William & Mary Journal of Race, Gender, and Social Justice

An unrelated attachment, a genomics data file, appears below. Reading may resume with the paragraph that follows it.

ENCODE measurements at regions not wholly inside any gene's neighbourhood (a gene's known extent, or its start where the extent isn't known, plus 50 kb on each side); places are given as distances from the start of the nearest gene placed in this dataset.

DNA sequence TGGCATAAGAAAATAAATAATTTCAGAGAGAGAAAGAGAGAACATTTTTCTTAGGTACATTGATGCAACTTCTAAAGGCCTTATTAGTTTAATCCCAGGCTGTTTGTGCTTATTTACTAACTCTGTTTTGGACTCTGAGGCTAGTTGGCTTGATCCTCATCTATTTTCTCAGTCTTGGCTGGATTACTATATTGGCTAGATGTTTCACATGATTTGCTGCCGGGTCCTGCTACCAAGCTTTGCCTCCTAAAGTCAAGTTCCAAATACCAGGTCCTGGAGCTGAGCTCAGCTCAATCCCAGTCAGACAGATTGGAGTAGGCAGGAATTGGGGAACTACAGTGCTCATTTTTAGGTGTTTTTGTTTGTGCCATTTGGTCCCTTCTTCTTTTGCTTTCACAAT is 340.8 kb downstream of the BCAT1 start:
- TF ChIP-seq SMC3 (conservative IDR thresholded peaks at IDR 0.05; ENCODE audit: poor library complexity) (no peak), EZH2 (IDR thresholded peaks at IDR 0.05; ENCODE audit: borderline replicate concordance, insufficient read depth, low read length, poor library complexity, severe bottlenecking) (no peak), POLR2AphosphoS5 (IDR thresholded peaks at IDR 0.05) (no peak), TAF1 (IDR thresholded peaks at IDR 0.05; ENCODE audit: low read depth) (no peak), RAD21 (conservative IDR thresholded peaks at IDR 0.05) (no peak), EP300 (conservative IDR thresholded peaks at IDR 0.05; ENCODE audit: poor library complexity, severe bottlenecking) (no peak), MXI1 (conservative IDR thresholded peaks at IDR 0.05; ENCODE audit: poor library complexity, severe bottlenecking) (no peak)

One of America’s largest workforces, comprised of 1.5 million incarcerated workers, remains unprotected by employment discrimination statutes and vulnerable to abuse from a system designed to exploit their labor. This Note highlights the effects of the lack of protection against employment discrimination for incarcerated workers. This Note will analyze the circuit split regarding the application of employment discrimination statutes to prisoners based on varying understandings of the term “employee” and explain why both approaches fail incarcerated workers. Although one approach bars suit from incarcerated employees altogether, the other only allows suit when the incarcerated individual is working in an “optional” job opportunity. This Note will demonstrate that the distinction between forced and optional labor made by the circuit split is untenable today. Further, regardless of what test determines “employee” status, this Note proposes courts should find incarcerated workers to be employees and thus covered under employment discrimination statutes. All workers deserve to be, and should be, protected by the courts from discrimination in the workplace regardless of their incarceration status. To recognize the employee status of incarcerated workers would be to fulfill the purpose of the statutes by protecting vulnerable workers and creating a safer work environment.